The US election is shaping up to be the most divisive in modern history, with the electorate seeing both candidates as equally unpalatable. According to a CNN/ORC opinion poll earlier this month, 57% of the public said they felt negatively about Hillary Clinton, while 59% say they hold unfavourable views about Donald Trump.
Corbyn has given us a choice again. Voting for socialism means you don't have to vote tactically. You don't have to vote for Coke VS Pepsi. You can vote for a candidate with ideas and principles you believe in. Jeremy Corbyn has arguing this case all his life. Now, in the Indian Summer of his career, he'll have the chance to prove that there is an alternative, and a world to win.
If there are five stages of grief then we should all get started with the process now. After months of nervous laughter and disbelief it looks like Donald Trump will get the nomination. He'll be one step closer to the presidency. And with it, one step closer to making good on promises like building a Great Wall of Mexico.
I have no doubt that Trump is not the answer to the very real PC problem we have sweeping across the West. What he is, is a reaction to a problem which is showing no signs of going away. It's time for moderates to get on board and realise that to counter extremists both in politics and in the war zone, we have to speak up and speak our mind.
It is my hope that the movement forming around the Bernie Sanders campaign is beginning to create a more hospitable space for the historical knowledge of our struggles. That knowledge may inform the embattled present and our efforts to bring about a fairer and more inclusive America. It may help us to find our criticism, but also our love.
This US election it is time for mental health and mental health care in America to come out of the darkness, with approximately 42.5million or 18.1% of American adults suffering from mental illness. There are many issues that are linked to mental health in America, from gun crime to healthcare from the prison system to the police force in the United States.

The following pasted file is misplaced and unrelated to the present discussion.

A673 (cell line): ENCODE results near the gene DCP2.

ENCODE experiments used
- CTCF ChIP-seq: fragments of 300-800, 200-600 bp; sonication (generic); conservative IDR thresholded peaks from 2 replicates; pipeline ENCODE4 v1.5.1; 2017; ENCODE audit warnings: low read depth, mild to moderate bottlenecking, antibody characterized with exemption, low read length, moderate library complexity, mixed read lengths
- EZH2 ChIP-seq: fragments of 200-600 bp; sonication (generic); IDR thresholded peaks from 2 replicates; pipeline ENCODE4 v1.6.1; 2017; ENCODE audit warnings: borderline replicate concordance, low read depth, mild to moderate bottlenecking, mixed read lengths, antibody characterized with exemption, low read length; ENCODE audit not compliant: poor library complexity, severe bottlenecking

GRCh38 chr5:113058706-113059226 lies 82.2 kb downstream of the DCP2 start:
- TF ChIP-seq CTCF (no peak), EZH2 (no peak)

If just one of the main parties had someone who was a bit normal, able to galvanise, able to connect with the man on the street, able to rise above the other weak willed leaders all around them, they'd walk this election. It's just a shame that the only leader who fits that description is in charge of UKIP.
This is a growing problem for all centre-right parties throughout the democratic world. People like the benefits of a larger state but don't want to have to pay for it (leading to moments like the now legendary 'Keep Your Government Hands Off My Medicare' Tea Party placard). You don't need to be an economic genius to understand that if you spend more while making less, you're going to run into debt problems eventually. And it's a problem the Republicans better come up with better answers to in 2016 if they want the White House back.